3 – Predict the Future

No, we don’t have a crystal ball! What we do have is the ability to track and measure downtime by issue type, cause, and area inside the plant. That data is used to identify the most frequent problems, calculate their effect on operational speed and quality, and report trends.

With that data in hand – literally, on your smartphone – MRF operators can predict and plan maintenance work in off-hours, instead of having to shut down the plant. We think that’s a value-add, and so do our customers.


4 – Cost Savings

We created the Leadpoint Data Tools dashboard when we saw how many customers were spending labor dollars tracking and collecting data about performance, productivity, and efficiency. The data has to be collected somehow; our customers appreciate that we do the data collection and analysis for them, as part of our ongoing service.

People + Robots

We’ve watched our customers make tremendous investments in robotics, optical scanners, and other technology that replaces or supplements their human capital. Every time there is a bot put into a MRF, the expectation is that headcount and labor cost will be reduced enough to create a positive return on investment.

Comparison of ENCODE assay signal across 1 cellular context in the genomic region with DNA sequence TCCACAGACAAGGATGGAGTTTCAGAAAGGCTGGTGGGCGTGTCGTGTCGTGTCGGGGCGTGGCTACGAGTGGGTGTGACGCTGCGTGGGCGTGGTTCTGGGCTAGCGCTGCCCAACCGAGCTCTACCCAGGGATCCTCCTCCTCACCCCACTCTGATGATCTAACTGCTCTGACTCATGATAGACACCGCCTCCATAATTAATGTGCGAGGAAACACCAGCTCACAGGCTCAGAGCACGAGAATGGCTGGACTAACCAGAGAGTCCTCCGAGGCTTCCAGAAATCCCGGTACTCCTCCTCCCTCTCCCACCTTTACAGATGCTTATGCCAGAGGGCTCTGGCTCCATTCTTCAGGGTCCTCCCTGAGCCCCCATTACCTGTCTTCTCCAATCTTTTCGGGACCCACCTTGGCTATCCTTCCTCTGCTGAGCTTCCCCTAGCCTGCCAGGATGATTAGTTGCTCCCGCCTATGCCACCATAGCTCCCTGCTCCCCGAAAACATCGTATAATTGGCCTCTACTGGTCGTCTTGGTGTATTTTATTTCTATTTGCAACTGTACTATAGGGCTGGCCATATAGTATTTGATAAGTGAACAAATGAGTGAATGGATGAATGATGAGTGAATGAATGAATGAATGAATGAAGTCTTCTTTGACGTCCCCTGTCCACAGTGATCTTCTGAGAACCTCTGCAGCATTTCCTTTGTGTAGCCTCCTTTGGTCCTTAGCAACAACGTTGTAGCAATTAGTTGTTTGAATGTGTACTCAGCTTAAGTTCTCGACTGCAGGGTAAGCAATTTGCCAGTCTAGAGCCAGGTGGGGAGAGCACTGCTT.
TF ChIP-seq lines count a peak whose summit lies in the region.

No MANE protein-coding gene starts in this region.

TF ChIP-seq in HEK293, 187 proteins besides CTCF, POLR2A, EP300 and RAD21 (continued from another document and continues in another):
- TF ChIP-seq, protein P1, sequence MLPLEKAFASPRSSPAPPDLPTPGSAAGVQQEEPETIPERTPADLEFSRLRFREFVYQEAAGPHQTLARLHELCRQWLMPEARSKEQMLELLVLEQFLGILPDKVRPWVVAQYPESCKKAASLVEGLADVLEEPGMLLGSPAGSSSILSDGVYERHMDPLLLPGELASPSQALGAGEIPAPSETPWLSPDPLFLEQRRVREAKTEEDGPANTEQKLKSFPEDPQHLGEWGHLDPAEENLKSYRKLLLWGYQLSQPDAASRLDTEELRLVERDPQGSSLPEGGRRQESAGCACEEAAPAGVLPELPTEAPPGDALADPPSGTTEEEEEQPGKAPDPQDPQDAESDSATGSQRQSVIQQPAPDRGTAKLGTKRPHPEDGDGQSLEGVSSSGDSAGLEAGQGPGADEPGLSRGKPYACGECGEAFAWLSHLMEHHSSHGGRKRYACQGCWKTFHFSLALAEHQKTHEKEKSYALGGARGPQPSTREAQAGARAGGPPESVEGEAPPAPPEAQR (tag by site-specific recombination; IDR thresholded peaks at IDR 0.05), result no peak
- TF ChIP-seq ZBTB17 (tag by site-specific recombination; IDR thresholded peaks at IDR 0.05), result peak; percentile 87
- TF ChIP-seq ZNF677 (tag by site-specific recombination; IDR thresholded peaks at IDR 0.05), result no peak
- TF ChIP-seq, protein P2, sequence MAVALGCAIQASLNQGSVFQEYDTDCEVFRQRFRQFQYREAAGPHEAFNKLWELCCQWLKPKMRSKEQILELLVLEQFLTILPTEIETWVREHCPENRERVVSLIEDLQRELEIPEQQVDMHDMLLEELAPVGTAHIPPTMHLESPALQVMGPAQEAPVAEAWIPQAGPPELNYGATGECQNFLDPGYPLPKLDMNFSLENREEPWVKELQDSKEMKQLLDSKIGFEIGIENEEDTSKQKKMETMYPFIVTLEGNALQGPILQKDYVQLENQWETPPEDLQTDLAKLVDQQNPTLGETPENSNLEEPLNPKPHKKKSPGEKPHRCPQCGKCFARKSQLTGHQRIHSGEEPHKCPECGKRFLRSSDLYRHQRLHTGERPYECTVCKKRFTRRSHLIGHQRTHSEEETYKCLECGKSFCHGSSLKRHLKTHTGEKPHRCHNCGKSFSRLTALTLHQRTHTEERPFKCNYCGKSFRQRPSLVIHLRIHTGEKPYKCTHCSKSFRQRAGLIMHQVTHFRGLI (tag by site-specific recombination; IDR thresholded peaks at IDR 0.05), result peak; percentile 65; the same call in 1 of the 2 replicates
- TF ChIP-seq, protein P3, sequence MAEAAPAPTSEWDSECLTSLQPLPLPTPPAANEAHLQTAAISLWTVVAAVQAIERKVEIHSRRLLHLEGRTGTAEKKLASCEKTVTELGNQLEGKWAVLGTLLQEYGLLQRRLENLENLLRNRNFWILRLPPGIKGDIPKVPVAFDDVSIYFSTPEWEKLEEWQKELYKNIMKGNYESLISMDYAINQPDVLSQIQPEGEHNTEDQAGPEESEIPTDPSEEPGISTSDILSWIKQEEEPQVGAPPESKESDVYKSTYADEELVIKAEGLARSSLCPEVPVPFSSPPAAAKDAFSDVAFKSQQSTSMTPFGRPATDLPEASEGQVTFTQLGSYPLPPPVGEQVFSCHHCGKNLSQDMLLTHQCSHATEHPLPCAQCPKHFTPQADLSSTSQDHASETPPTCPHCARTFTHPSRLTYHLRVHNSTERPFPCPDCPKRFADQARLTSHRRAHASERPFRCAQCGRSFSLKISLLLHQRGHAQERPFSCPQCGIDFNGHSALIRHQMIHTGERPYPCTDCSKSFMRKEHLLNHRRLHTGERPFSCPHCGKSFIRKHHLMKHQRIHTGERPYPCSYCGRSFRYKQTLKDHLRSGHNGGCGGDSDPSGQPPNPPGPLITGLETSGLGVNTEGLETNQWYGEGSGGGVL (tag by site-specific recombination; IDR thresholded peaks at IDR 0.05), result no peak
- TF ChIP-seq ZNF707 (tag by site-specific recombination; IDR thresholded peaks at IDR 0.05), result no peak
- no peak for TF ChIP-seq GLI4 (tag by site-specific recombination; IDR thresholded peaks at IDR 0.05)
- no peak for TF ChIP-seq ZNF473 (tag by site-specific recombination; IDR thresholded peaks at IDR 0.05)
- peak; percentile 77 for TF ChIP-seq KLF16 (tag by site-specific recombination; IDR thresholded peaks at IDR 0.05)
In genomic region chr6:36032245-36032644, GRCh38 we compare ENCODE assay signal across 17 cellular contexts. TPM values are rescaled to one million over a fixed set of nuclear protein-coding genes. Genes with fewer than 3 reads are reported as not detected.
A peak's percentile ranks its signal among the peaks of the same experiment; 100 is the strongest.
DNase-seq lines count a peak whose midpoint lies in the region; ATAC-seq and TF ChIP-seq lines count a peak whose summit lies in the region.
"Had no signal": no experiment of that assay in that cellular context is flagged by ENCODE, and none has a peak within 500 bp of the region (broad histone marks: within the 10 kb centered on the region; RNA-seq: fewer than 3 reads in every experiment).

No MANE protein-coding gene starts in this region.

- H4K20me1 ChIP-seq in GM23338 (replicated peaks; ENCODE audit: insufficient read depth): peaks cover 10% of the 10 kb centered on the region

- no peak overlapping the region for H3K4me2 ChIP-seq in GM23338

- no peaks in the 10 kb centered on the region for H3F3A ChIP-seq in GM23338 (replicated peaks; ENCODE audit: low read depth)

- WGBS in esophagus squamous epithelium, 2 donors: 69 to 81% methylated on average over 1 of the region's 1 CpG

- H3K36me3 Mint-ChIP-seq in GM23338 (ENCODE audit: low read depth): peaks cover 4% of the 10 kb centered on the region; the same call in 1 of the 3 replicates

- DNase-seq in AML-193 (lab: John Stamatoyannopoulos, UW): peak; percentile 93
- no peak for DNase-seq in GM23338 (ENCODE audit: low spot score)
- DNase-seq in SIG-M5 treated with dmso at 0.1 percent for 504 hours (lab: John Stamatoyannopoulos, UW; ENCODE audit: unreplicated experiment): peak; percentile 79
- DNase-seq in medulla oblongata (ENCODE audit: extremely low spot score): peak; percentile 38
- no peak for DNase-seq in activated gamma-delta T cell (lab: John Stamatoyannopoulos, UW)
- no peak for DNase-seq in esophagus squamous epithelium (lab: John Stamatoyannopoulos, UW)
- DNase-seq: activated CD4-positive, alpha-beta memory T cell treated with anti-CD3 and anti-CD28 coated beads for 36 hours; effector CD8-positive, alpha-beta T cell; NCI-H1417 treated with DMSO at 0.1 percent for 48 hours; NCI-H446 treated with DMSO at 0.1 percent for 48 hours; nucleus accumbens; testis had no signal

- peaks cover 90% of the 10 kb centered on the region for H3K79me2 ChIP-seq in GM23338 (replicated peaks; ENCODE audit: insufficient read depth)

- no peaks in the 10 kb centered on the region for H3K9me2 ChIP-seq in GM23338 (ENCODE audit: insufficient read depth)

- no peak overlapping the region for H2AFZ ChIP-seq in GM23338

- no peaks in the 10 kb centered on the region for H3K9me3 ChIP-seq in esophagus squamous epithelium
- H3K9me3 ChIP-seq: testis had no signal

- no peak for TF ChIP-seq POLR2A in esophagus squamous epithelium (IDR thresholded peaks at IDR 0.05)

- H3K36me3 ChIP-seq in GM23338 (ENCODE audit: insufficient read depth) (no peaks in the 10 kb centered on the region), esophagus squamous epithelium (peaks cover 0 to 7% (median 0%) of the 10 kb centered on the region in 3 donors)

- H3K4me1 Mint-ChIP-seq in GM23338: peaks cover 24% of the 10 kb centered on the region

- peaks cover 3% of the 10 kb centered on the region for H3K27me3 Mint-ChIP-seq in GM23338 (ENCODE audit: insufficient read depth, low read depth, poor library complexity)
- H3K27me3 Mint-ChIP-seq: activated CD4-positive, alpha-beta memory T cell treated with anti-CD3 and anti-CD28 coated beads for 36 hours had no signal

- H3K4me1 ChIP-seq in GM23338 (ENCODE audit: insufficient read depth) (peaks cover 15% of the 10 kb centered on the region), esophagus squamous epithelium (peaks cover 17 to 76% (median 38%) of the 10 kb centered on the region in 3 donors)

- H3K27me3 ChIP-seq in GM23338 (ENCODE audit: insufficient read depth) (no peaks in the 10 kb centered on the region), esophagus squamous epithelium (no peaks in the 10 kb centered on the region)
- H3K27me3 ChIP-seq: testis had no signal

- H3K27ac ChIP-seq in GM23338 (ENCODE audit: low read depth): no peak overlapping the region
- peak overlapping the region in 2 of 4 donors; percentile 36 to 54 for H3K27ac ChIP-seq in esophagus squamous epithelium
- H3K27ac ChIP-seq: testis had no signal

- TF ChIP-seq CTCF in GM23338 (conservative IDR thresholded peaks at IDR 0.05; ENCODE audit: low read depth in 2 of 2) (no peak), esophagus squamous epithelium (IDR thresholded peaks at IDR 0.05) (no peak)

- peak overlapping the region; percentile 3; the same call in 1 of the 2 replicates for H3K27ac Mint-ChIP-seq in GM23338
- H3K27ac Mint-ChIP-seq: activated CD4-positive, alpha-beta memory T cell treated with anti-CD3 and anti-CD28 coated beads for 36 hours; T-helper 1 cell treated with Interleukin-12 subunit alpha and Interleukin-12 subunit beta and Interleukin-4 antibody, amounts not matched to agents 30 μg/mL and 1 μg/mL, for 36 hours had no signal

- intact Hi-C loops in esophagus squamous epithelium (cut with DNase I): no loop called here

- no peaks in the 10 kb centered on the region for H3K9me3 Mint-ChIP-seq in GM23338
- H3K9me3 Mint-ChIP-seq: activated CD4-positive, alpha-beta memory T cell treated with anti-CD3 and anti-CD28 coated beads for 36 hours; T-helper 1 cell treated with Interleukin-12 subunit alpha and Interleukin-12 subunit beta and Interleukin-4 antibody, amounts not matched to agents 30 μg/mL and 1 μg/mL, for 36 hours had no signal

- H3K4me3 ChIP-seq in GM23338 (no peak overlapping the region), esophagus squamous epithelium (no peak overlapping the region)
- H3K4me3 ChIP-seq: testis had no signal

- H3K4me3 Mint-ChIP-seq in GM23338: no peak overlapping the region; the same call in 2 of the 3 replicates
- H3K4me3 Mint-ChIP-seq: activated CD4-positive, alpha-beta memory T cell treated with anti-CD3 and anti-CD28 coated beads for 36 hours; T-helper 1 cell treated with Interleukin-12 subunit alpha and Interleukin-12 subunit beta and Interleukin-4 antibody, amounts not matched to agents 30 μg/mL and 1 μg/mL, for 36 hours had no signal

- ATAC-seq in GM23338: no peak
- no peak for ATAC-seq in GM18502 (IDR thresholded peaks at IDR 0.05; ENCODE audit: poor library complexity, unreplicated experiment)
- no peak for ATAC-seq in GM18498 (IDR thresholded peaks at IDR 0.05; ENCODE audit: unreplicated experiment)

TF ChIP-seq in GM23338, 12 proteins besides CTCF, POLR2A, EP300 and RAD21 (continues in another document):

In our experience, operators may want to stay flexible in thinking about outcomes.  An expected reduction of, say, three people may turn out to be just one. Why?

  • Robots are new to the industry; we’re all learning about how to maximize their use in a MRF.
  • Bots work best alongside people and process adaptation.
  • Bot technology needs people to program, operate, maintain, and adjust them regularly.
  • Humans are adaptable; AI isn’t there yet.

Because the need for human labor inside the MRF will shift in the future, we believe it’s imperative for operators and managers to know as much as they can about every individual hour worked, action taken, and issue created or resolved inside their plant.

With Leadpoint Data Tools in hand, that know-how is available, in real-time, customized to your site. Let us show you how!